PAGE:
Capital advanced by a capitalist, i.e., put into circulation by him, returns to its owner with a certain increment.
What is the source of this growth of capital? Bourgeois economists, in their endeavour to hide the true source of money-making by the capitalists, often assert that this increment comes about in the process of commodity circulation. This assertion is unsound. Consider the facts. If commodities and money of equal value, i.e., equivalents, are exchanged, none of the commodity owners can derive from circulation any value greater than that which is embodied in his own commodity. If sellers succeed in selling their commodities above their value, by 10 per cent, say, when they become buyers they have to pay back this 10 per cent to the sellers. Thus, what the commodity owners gain as sellers they lose as buyers. Yet in actual fact increments to capital are secured by the whole class of capitalists. Evidently, the owner of money, in order to become a capitalist, must find on the market a commodity which when consumed creates its own value and something over besides, more than it possesses itself. In other words, the owner of money must find on the market a commodity the use-value of which possesses the property of being a source of value. This commodity is labour-power.
Labour-power, as the aggregate of physical and mental qualities of which a person disposes and which he puts into action whenever he produces material wealth, is a necessary element of production in any form of society. Only under capitalism, however, does labour-power become a commodity.
Capitalism is commodity production at the highest stage of its development, when labour-power too becomes a commodity. With the transformation of labour-power into a commodity, commodity production takes on a universal character. Capitalist production is based on wage-labour, and the hiring of a worker by a capitalist is nothing else than the buying and selling of the commodity labour-power: the worker sells his labour-power and the capitalist buys it.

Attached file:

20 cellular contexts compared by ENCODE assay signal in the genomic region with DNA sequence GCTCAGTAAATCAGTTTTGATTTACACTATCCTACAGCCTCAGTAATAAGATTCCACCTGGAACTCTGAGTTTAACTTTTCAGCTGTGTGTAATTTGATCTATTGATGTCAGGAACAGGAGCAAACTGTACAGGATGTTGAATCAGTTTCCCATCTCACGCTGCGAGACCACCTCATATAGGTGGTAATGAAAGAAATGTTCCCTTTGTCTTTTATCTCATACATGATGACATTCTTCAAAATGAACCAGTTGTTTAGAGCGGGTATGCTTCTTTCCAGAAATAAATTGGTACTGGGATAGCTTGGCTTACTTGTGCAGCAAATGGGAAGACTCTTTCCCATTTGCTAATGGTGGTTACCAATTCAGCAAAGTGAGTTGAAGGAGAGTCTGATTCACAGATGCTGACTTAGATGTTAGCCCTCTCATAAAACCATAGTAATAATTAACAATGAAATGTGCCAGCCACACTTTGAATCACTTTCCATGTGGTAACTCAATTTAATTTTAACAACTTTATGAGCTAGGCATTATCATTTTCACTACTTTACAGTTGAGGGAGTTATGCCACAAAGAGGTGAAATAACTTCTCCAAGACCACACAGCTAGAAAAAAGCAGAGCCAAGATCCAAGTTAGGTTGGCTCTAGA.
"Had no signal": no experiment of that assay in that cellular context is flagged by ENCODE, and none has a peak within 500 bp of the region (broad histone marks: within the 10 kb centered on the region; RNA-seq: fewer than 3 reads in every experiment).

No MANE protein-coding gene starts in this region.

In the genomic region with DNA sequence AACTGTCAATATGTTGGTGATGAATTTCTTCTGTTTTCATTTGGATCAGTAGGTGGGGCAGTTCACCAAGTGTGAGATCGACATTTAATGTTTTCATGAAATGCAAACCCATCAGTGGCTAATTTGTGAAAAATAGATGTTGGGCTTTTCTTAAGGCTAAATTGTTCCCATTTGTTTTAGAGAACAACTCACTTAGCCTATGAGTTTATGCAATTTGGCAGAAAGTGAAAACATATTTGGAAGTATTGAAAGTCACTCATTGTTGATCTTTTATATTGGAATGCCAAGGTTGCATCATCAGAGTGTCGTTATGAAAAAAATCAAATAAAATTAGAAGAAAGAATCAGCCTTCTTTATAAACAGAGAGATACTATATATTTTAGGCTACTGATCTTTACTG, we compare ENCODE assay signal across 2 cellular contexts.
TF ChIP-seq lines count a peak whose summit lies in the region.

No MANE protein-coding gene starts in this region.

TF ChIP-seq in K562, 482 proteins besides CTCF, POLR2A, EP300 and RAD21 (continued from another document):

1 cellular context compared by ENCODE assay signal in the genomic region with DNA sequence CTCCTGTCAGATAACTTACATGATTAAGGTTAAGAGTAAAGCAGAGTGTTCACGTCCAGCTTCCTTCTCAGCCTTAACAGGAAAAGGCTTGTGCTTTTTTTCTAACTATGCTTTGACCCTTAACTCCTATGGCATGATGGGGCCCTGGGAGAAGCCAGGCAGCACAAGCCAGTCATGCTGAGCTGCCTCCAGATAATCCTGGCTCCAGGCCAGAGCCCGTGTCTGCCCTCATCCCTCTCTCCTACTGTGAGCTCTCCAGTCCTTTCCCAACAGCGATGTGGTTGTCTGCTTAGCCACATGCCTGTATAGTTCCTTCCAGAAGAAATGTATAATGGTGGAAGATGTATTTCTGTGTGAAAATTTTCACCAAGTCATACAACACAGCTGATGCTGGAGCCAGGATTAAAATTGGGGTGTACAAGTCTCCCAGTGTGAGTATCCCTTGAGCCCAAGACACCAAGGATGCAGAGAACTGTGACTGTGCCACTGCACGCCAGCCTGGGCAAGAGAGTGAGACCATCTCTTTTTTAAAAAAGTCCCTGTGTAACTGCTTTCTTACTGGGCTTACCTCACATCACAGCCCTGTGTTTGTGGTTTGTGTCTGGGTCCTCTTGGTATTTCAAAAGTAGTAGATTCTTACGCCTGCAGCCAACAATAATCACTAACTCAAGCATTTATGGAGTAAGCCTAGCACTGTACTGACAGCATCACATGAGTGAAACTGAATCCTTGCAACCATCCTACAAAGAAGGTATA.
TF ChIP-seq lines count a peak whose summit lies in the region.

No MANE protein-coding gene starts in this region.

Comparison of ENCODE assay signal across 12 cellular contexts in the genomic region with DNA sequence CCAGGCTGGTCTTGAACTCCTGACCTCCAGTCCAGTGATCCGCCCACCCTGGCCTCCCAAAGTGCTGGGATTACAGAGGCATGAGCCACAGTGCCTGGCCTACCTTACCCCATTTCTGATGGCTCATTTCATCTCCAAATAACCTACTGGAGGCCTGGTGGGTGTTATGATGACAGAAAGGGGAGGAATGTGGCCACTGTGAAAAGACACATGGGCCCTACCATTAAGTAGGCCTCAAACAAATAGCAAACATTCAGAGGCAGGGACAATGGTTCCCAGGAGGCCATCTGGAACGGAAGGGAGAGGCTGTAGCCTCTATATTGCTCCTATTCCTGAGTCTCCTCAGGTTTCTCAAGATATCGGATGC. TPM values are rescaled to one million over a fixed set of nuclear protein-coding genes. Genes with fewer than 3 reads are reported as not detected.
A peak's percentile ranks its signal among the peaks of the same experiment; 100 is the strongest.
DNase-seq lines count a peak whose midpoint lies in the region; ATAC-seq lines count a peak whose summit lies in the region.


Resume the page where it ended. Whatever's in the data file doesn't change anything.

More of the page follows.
When he has hired a worker, a capitalist has the worker’s labour-power at his free disposal. The capitalist uses this labour-power in the process of production; and that is where the increment to capital takes place.
Like every other commodity, labour-power is sold at a definite price, which is based upon its value. What is this value?
For the worker to retain his ability to work he must satisfy his need for food, clothing, footwear and housing. Satisfaction of these necessary vital requirements means restoring the vital energy-of muscles, nerves and brainswhich the worker has expended and putting him once more in a fit state to work. Furthermore, capital needs a constant flow of labour-power; for this reason the worker must be able to maintain not only himself but also his family. In this way the reproduction, i.e., the continuous renewal, of labourpower is ensured. Finally, capital needs not only unskilled but also skilled workers, able to handle complex machinery, while the acquisition of skill involves a certain outlay of labour on training. For this reason the expenses of producing and reproducing labour-power also include a definite minimum of expenditure on the training of the rising generations of the working class.
It follows from the above that the value of labour-power as a commodity is equal to the value of the means of existence which are necessary for the maintenance of the worker and his family. “The value of labour-power is determined as in the case of every other commodity, by the labour-time necessary for the production, and consequently, also the reproduction of this special article." (Marx, Capital, Kerr edition, vol. 1, p. 189)